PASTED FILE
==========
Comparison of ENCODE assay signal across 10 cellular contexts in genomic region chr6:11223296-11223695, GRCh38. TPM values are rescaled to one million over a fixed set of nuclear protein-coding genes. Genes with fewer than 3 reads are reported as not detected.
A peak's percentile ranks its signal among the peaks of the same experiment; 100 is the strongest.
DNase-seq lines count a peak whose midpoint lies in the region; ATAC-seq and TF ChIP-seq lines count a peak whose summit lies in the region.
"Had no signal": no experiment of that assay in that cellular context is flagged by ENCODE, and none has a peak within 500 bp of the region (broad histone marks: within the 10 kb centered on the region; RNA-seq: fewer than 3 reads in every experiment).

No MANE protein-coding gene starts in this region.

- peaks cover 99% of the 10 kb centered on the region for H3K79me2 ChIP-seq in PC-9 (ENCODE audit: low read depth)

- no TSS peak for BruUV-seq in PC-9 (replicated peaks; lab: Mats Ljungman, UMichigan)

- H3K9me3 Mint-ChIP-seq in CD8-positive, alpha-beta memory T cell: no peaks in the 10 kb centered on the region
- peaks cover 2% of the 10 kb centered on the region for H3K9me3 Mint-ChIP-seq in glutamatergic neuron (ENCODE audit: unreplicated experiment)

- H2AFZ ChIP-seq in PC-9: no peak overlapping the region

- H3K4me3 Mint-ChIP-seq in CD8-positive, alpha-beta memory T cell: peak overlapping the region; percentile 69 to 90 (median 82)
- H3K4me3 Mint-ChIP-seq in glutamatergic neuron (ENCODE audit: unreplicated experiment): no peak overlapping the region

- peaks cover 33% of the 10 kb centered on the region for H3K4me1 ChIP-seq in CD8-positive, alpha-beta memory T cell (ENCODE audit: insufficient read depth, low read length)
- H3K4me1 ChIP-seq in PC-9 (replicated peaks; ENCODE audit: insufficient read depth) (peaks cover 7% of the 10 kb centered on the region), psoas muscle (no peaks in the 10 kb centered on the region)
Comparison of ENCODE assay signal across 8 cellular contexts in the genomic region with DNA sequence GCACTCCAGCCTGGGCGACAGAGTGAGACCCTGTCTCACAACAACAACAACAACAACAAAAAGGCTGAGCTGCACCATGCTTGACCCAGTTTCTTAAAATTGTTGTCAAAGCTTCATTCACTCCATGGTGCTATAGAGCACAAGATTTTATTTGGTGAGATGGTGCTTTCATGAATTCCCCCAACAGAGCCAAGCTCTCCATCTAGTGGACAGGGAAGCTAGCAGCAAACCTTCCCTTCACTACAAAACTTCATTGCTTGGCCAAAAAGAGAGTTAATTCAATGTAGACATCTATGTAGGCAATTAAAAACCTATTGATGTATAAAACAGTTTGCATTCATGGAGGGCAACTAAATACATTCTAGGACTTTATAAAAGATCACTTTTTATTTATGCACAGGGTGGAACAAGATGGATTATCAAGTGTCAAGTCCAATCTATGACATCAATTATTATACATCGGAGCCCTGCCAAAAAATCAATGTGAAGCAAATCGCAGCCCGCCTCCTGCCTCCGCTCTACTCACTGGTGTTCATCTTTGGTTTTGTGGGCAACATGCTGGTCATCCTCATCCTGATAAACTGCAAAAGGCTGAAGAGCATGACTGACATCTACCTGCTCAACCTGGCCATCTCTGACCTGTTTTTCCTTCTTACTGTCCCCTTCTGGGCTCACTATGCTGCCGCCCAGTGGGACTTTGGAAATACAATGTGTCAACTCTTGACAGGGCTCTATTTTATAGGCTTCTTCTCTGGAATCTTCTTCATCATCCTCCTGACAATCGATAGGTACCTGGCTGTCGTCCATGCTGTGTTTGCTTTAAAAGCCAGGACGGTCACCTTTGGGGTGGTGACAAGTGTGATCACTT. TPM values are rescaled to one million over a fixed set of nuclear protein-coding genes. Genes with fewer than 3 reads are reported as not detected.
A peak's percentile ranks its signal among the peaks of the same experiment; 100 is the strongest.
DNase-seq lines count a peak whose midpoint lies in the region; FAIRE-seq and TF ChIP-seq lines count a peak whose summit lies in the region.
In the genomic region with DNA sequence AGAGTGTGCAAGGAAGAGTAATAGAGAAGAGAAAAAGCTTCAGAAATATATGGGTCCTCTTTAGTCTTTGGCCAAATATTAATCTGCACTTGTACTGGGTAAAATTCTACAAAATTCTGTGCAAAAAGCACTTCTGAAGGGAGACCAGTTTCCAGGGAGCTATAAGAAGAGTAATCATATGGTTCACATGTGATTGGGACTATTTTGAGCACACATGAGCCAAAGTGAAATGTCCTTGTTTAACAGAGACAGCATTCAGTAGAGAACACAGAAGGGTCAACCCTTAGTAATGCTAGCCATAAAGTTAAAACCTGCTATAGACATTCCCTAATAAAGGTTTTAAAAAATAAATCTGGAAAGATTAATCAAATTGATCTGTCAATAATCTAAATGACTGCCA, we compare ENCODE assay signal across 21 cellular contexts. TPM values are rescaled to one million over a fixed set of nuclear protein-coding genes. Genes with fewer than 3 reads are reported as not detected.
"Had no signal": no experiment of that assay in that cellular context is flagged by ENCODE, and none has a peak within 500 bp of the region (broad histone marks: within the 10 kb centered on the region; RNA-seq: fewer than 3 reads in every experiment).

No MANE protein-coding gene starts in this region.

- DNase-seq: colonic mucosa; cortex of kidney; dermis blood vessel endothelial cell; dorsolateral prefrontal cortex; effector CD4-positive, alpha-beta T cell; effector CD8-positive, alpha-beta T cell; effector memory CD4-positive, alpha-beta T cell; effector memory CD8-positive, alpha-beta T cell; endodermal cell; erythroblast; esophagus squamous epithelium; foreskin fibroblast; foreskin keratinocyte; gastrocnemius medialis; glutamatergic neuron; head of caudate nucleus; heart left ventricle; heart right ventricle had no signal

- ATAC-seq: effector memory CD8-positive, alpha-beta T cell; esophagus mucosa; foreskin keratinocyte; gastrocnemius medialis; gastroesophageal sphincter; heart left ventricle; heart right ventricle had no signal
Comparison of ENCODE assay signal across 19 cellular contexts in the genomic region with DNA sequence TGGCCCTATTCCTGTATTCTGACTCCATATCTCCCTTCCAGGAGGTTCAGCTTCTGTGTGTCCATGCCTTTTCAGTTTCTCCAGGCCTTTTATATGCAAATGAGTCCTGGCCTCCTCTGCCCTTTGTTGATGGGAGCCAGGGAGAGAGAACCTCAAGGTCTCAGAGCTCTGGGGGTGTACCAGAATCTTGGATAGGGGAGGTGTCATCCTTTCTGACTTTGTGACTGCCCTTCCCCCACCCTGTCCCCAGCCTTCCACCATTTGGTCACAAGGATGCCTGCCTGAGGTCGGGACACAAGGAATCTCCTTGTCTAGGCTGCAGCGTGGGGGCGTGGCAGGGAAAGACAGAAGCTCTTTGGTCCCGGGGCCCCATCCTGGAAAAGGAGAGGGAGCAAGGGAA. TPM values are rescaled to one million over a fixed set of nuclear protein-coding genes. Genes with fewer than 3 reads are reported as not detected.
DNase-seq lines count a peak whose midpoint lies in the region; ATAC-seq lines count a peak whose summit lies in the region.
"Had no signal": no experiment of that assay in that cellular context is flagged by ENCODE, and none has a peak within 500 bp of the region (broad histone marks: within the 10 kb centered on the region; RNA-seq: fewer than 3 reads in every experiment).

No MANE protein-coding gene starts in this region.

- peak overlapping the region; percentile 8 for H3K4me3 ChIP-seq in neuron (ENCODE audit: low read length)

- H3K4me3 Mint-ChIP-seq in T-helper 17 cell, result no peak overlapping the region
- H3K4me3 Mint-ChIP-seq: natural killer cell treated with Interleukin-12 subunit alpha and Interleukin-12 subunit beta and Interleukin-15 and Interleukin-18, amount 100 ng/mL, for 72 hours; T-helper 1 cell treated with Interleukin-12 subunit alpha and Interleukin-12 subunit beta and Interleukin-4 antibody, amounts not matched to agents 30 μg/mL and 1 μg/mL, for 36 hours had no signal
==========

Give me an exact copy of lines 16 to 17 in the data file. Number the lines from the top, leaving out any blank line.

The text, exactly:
A peak's percentile ranks its signal among the peaks of the same experiment; 100 is the strongest.
DNase-seq lines count a peak whose midpoint lies in the region; FAIRE-seq and TF ChIP-seq lines count a peak whose summit lies in the region.